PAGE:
Winstead PC v. Moore

Decision Date20 August 2021
Docket NumberNo. 05-20-00050-CV,05-20-00050-CV
Citation633 S.W.3d 200
Parties WINSTEAD PC, Appellant v. Dewey M. MOORE, Jr., Appellee
CourtTexas Court of Appeals

633 S.W.3d 200

WINSTEAD PC, Appellant
v.
Dewey M. MOORE, Jr., Appellee

No. 05-20-00050-CV

Court of Appeals of Texas, Dallas.

Opinion Filed August 20, 2021


Paul M. Koning, Eve L. Henson, Dallas, for Appellant.

Stephen A. Kennedy, Dallas, for Appellee.

Before Justices Schenck, Smith, and Garcia

OPINION

Opinion by Justice Garcia

In this accelerated interlocutory appeal, Winstead PC appeals the trial court's order denying its motion to dismiss appellee Dewey M. Moore, Jr.’s claims pursuant to the Texas Citizens Participation Act (TCPA). See TEX. CIV. PRAC. & REM. CODE §§ 27.001 –.011. In three issues, Winstead argues that (i) the trial court erred by ruling that the TCPA does not apply to Moore's claims, (ii) Moore failed to establish a prima facie case for each element of his causes of action, and (iii) Winstead established the affirmative defense of attorney immunity.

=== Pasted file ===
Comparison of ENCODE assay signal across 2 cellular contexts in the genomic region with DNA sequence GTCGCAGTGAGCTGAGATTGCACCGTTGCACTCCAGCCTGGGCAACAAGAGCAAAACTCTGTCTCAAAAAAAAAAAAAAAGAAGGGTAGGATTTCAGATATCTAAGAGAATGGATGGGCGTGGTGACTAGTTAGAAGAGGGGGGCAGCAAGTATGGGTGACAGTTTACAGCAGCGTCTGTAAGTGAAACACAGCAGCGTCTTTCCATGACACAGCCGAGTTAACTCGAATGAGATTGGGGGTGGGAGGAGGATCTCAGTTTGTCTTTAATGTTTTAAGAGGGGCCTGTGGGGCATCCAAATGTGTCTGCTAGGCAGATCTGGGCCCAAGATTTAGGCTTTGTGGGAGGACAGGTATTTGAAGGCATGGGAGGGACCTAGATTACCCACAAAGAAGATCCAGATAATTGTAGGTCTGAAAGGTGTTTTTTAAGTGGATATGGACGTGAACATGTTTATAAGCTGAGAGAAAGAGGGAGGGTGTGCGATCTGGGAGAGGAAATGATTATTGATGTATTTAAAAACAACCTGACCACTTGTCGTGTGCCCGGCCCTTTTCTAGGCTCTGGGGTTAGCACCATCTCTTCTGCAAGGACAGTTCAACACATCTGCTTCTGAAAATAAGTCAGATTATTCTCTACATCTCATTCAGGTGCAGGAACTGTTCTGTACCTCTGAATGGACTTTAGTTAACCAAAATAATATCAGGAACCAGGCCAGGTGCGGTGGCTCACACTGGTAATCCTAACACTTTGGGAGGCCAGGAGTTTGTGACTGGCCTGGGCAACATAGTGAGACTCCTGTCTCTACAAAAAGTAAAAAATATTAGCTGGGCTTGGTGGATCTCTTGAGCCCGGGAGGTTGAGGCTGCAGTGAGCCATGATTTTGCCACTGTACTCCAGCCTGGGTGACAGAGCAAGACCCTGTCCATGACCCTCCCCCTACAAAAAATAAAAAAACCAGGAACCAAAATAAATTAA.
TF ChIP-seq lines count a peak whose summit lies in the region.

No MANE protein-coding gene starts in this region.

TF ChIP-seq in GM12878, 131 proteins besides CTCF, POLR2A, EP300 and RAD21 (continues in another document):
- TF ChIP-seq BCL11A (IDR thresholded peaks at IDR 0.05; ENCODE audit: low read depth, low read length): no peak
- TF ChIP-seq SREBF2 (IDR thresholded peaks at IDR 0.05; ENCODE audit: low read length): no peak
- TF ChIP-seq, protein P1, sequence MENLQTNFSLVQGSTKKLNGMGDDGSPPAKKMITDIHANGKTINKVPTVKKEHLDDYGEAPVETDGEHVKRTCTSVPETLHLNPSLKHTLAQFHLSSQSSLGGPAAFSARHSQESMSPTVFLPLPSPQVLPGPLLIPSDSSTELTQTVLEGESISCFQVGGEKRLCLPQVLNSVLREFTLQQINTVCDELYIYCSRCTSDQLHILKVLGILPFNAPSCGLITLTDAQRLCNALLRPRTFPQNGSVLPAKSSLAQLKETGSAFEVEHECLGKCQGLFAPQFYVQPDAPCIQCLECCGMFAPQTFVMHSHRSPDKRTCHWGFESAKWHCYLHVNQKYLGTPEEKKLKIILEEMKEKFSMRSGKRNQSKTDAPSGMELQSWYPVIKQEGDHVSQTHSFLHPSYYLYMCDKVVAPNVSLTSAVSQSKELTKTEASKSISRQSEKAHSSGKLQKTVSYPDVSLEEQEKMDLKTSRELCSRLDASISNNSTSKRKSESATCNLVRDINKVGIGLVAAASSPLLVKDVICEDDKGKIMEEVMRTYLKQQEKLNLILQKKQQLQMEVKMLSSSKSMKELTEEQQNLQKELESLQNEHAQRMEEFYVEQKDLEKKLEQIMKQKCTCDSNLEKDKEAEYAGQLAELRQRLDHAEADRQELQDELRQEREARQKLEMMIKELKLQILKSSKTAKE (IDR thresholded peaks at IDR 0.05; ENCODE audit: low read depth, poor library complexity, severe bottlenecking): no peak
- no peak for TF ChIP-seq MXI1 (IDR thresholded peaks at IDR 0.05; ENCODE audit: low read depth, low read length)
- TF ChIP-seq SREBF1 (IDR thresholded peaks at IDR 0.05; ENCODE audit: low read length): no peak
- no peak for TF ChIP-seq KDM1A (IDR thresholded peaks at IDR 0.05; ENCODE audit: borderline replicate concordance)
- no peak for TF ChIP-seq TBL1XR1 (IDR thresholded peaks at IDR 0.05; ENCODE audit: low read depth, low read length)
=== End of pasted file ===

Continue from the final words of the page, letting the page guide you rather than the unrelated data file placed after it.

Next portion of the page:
We reverse the trial court's order in part and affirm in part, holding that the TCPA applies to Moore's legal-malpractice and equitable-indemnification claims but does not apply to Moore's negligent-misrepresentation claim. Because the trial court did not reach steps two and three of the TCPA analysis regarding the first two claims, we remand so that the trial court may do so in the first instance.

I. Background

A. Factual Allegations

We draw the following factual allegations and quotations from Moore's live pleading, his second amended petition.

Moore is the former Chairman, CEO, and President of the Institute for Wealth Holdings, Inc. (IWH) and the former President and Chief Compliance Officer for two IWH subsidiaries (IWA and IWC). In general, IWH, its subsidiaries, and their employees provide investment advisory services.

Winstead was engaged to prepare two sets of securities offering statements for IWH. In October 2017, Winstead completed preparation of a Private Placement Memorandum (PPM) for Series D Convertible Preferred Stock for IWH pursuant to Regulation D of the Securities Act of 1933 (2017 Reg D Offering). In January 2018, Christopher D. Williams of Winstead issued an Opinion Letter to IWH that included a statement "consent[ing] to the use of this opinion as an exhibit to the Offering Statement." In February 2018, Winstead completed the Offering Circular for the Series D Convertible Preferred Stock and Common Stock pursuant to

633 S.W.3d 203